Shawn Lewis worries that a year that could bring increases in health care expenses, sales tax costs and property tax rates in California for small business owners could come to spell doom.
“All three of those issues are pretty much at the top of any list of concerns for small business owners,” Lewis, policy director of the National Federation of Independent Business (NFIB), a national advocacy group that bills itself as the “voice of small business,” told the Northern California Record. “Any one of them creates a significant sense of uncertainty in business and financial planning all by themselves.”
In California, 2019 is expected to bring the debate over single-payer health care, a sales tax on services and a split roll property tax to center stage, all of the with all of the issues thought to be to the detriment of the “small ma and pa, independent business” owners NFIB seeks to cater to.
NFIB estimates that such a change in health care coverage alone could come with an annual pricetag of as much as $400 billion, while small business owners and consumers could also be on the hook for at least another $100 billion stemming from a sales tax on services.
A split roll property tax could also force small business owners to dig deeper into their pockets by removing Proposition 13 property tax protections from commercial properties in the name of aligning current assessments with market value, almost certainly increasing expenditures of those who own or rent commercial property as many small business owners regularly do.
“This all boils down to an issue of survival for members, where they often will either go out of business or can’t continue to have any chance of being solvent,” Lewis added. “This isn’t a talking point, but the issues real people are being forced to calculate and consider. I saw a recent national survey that pegged averaged profits at about $65,000 per year for small business owners. How much more new taxes can you place on that?”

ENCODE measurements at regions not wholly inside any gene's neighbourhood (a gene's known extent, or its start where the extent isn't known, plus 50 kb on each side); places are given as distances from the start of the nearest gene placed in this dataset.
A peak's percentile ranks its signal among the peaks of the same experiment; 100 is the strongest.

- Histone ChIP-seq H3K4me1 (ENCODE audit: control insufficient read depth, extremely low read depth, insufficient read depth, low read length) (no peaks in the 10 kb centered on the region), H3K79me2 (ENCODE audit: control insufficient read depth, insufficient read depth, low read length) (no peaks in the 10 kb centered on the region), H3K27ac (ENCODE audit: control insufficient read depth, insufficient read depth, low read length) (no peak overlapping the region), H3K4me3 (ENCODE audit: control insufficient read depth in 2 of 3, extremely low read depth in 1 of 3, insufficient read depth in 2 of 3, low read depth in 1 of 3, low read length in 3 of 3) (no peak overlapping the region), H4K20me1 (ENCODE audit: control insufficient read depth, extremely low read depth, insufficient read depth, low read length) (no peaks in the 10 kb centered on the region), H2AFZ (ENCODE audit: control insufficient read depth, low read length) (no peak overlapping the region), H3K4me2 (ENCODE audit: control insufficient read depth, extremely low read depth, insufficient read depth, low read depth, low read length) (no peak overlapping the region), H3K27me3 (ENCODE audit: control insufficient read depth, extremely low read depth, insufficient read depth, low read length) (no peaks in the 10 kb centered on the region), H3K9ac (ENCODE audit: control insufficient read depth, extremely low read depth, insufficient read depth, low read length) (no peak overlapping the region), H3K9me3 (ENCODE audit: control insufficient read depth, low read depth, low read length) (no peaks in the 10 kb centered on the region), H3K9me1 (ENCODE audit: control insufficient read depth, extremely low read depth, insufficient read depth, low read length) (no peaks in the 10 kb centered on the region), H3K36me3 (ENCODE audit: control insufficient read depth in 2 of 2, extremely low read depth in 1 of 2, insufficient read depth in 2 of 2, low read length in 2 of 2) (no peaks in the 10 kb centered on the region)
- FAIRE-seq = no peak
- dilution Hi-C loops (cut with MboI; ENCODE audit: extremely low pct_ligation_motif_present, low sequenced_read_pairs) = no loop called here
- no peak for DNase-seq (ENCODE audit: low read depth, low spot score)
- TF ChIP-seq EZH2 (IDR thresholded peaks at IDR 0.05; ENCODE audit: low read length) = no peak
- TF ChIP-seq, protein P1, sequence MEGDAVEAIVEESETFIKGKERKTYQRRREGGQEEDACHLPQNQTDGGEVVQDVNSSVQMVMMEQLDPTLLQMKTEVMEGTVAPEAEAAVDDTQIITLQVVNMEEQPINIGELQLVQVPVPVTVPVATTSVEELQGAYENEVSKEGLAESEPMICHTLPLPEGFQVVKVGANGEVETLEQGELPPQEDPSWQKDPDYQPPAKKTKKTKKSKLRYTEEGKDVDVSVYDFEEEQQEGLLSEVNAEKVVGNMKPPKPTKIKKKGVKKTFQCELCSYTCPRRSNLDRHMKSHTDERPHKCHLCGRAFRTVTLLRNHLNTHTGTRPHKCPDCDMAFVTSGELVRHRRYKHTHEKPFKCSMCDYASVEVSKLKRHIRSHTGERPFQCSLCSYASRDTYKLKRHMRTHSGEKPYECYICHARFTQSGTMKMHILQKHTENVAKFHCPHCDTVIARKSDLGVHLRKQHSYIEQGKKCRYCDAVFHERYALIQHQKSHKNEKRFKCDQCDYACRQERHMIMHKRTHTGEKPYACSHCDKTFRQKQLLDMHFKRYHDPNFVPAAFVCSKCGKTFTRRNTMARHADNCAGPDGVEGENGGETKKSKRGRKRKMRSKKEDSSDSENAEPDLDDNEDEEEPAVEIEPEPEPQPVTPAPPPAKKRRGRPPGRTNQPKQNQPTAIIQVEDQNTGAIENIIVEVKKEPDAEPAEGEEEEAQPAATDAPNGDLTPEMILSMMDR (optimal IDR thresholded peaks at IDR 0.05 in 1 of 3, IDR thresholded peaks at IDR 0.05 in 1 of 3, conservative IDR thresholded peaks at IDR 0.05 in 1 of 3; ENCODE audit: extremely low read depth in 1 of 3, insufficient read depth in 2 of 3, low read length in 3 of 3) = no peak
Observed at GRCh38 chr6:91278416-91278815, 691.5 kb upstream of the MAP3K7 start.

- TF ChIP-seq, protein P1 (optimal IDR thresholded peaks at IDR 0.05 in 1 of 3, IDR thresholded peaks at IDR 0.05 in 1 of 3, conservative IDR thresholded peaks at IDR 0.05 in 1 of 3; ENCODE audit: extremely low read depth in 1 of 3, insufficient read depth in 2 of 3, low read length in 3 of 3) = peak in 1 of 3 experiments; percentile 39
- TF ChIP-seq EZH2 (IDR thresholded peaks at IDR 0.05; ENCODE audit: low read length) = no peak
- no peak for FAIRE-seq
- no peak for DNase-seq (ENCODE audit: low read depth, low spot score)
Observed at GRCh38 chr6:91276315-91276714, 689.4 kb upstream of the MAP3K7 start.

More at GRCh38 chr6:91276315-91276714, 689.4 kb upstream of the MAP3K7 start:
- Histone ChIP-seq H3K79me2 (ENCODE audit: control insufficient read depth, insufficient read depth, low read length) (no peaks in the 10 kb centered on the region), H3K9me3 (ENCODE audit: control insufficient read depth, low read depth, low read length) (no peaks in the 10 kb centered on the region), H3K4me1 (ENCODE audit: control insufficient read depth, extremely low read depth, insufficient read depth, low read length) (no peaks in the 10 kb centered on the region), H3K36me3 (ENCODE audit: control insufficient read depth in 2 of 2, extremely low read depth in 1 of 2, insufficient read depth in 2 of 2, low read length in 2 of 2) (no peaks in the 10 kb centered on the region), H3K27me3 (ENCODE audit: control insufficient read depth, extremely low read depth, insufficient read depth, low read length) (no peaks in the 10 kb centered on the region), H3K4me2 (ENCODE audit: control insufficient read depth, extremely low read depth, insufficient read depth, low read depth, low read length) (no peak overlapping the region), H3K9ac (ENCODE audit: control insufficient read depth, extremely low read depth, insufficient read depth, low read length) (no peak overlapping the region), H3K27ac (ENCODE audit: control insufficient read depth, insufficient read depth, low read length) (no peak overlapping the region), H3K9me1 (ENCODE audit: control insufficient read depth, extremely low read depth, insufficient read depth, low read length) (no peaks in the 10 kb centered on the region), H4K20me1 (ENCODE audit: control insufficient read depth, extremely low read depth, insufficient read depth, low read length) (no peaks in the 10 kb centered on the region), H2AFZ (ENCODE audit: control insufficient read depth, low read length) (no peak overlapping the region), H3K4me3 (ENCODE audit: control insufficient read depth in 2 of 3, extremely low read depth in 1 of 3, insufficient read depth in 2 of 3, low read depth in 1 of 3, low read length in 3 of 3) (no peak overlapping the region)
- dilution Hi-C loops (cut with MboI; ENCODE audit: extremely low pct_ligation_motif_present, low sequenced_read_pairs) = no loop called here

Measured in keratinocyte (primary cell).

In its 75-years of existence, Lewis said annual surveys have shown rising health care costs to always be the most pressing issue for most members with the prospect of single-payer only raising the stakes all the more.
“Members are very concerned with a plan like single-payer and its one-size fits all approach, especially when funding for it stands to come through significant tax increases,” Lewis added. “Quite frankly, single-payer is not a solution from the perspective of all our members.”
As for an added sales tax, Lewis said anytime there’s talk of such big ideas you have to concern yourself with how they stand to be paid for.
“These kinds of sales tax would disproportionately increase costs on small business owners because they don’t have the revenue to have in-house services they way many large companies do,” he said. “It’s a tax almost solely on them because small business owners are much more reliant on contracting services than many of the larger companies.”
With the split-roll tax, Lewis again reasoned that small business owners would be among those most impacted because they are the ones most apt to be renting or leasing commercial properties.
“All three issues raise an element of uncertainty for our constituency,” Lewis added. “Again, we simply don’t have the luxury of an endless revenue stream.”
All the ambivalence figures to zap at least some of the exuberance recently exuded by small business owners in a 2018 NFIB Small Business Optimism Index, which found many owners have been uplifted by a bubbling economy, recent tax and regulatory relief and even a renewed ability to be able to reinvest in their businesses.